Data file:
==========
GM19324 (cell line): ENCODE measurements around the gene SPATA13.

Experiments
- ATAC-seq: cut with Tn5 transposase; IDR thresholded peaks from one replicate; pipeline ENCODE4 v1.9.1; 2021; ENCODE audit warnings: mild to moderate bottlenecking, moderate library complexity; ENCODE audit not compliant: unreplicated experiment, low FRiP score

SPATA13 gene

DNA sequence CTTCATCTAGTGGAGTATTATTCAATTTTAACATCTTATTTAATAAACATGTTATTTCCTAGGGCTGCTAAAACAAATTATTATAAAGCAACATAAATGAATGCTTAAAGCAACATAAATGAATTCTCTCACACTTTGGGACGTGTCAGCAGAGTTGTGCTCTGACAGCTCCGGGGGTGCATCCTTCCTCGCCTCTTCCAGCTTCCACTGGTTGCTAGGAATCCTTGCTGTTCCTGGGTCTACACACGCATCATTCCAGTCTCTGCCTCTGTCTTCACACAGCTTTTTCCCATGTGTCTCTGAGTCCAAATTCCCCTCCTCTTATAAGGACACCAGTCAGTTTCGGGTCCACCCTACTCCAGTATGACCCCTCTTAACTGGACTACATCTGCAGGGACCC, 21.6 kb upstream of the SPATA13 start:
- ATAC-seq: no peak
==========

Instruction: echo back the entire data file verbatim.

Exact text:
GM19324 (cell line): ENCODE measurements around the gene SPATA13.

Experiments
- ATAC-seq: cut with Tn5 transposase; IDR thresholded peaks from one replicate; pipeline ENCODE4 v1.9.1; 2021; ENCODE audit warnings: mild to moderate bottlenecking, moderate library complexity; ENCODE audit not compliant: unreplicated experiment, low FRiP score

SPATA13 gene

DNA sequence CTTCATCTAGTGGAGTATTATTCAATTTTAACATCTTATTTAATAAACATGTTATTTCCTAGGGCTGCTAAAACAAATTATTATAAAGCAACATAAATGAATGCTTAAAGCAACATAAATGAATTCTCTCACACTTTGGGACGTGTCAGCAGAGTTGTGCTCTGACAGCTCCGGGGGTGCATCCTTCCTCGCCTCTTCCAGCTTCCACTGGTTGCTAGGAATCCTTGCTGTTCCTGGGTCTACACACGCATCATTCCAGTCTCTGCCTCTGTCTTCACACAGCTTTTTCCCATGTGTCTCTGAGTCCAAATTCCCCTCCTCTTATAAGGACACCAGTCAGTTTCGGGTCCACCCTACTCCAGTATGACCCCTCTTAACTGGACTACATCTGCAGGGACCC, 21.6 kb upstream of the SPATA13 start:
- ATAC-seq: no peak